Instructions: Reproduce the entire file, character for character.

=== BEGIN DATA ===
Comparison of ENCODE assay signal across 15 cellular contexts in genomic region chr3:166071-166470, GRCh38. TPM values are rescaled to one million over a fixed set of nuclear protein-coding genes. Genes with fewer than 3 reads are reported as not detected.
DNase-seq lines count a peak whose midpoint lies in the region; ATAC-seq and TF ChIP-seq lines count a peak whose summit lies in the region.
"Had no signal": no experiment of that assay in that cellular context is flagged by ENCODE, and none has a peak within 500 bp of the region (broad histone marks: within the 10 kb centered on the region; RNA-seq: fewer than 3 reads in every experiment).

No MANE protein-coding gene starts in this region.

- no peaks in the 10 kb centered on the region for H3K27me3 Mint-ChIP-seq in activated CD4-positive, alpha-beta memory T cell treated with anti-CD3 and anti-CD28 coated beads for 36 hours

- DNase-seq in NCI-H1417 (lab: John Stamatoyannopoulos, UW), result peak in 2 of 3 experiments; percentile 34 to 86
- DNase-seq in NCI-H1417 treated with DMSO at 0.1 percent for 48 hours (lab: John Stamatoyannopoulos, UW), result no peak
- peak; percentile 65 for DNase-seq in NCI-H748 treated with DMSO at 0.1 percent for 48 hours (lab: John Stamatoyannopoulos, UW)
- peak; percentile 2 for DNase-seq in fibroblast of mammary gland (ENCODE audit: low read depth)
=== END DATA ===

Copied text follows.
Comparison of ENCODE assay signal across 15 cellular contexts in genomic region chr3:166071-166470, GRCh38. TPM values are rescaled to one million over a fixed set of nuclear protein-coding genes. Genes with fewer than 3 reads are reported as not detected.
DNase-seq lines count a peak whose midpoint lies in the region; ATAC-seq and TF ChIP-seq lines count a peak whose summit lies in the region.
"Had no signal": no experiment of that assay in that cellular context is flagged by ENCODE, and none has a peak within 500 bp of the region (broad histone marks: within the 10 kb centered on the region; RNA-seq: fewer than 3 reads in every experiment).

No MANE protein-coding gene starts in this region.

- no peaks in the 10 kb centered on the region for H3K27me3 Mint-ChIP-seq in activated CD4-positive, alpha-beta memory T cell treated with anti-CD3 and anti-CD28 coated beads for 36 hours

- DNase-seq in NCI-H1417 (lab: John Stamatoyannopoulos, UW), result peak in 2 of 3 experiments; percentile 34 to 86
- DNase-seq in NCI-H1417 treated with DMSO at 0.1 percent for 48 hours (lab: John Stamatoyannopoulos, UW), result no peak
- peak; percentile 65 for DNase-seq in NCI-H748 treated with DMSO at 0.1 percent for 48 hours (lab: John Stamatoyannopoulos, UW)
- peak; percentile 2 for DNase-seq in fibroblast of mammary gland (ENCODE audit: low read depth)